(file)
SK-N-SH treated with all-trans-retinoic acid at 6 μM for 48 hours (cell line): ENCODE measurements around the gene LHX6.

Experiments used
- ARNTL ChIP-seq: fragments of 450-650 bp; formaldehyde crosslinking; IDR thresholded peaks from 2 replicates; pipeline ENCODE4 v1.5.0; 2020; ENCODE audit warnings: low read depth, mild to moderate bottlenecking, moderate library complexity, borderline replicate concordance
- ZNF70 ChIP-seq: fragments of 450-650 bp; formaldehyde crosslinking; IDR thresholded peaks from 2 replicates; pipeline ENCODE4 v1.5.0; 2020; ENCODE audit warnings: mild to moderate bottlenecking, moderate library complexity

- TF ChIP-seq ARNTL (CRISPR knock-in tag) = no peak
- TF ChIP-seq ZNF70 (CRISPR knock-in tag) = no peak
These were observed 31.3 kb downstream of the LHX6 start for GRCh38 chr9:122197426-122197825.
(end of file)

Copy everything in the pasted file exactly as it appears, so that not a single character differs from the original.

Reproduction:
SK-N-SH treated with all-trans-retinoic acid at 6 μM for 48 hours (cell line): ENCODE measurements around the gene LHX6.

Experiments used
- ARNTL ChIP-seq: fragments of 450-650 bp; formaldehyde crosslinking; IDR thresholded peaks from 2 replicates; pipeline ENCODE4 v1.5.0; 2020; ENCODE audit warnings: low read depth, mild to moderate bottlenecking, moderate library complexity, borderline replicate concordance
- ZNF70 ChIP-seq: fragments of 450-650 bp; formaldehyde crosslinking; IDR thresholded peaks from 2 replicates; pipeline ENCODE4 v1.5.0; 2020; ENCODE audit warnings: mild to moderate bottlenecking, moderate library complexity

- TF ChIP-seq ARNTL (CRISPR knock-in tag) = no peak
- TF ChIP-seq ZNF70 (CRISPR knock-in tag) = no peak
These were observed 31.3 kb downstream of the LHX6 start for GRCh38 chr9:122197426-122197825.